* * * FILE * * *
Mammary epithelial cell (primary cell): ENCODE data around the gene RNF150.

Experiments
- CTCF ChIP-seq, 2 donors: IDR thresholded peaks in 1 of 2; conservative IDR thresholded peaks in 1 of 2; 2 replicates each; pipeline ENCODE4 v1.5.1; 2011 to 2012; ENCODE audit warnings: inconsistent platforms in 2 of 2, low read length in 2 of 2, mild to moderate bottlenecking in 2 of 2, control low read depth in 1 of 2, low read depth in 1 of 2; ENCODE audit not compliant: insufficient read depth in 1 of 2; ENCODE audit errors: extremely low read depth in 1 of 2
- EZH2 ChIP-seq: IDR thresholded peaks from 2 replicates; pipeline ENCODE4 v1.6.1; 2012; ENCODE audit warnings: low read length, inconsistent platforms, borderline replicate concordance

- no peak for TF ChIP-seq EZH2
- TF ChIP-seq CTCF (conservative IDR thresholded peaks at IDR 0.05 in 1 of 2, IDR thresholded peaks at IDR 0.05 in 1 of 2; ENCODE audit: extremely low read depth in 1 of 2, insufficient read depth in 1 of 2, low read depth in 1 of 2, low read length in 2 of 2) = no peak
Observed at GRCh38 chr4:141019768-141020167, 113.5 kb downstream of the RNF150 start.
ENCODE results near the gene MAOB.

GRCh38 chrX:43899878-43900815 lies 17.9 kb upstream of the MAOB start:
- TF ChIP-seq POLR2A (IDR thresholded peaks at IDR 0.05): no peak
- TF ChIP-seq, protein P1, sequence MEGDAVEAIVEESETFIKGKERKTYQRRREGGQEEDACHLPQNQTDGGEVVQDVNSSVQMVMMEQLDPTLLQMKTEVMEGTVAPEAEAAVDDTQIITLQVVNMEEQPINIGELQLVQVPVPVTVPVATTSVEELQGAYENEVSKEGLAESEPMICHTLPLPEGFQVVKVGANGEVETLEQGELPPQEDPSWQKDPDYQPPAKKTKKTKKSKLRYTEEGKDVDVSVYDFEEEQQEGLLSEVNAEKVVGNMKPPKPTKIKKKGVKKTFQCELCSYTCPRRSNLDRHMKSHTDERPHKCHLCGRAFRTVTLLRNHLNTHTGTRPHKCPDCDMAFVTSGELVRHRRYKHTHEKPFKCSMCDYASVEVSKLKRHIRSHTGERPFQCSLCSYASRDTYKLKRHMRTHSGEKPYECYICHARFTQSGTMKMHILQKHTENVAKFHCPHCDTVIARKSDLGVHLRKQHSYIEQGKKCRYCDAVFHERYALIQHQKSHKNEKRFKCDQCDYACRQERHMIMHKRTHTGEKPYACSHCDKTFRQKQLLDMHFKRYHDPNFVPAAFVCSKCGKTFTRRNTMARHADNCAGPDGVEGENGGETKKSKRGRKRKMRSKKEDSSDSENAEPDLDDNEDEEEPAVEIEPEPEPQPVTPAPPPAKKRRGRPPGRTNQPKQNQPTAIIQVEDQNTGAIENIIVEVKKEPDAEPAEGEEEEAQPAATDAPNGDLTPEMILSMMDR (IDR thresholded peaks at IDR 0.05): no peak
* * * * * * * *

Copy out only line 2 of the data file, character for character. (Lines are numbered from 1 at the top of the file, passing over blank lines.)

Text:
Experiments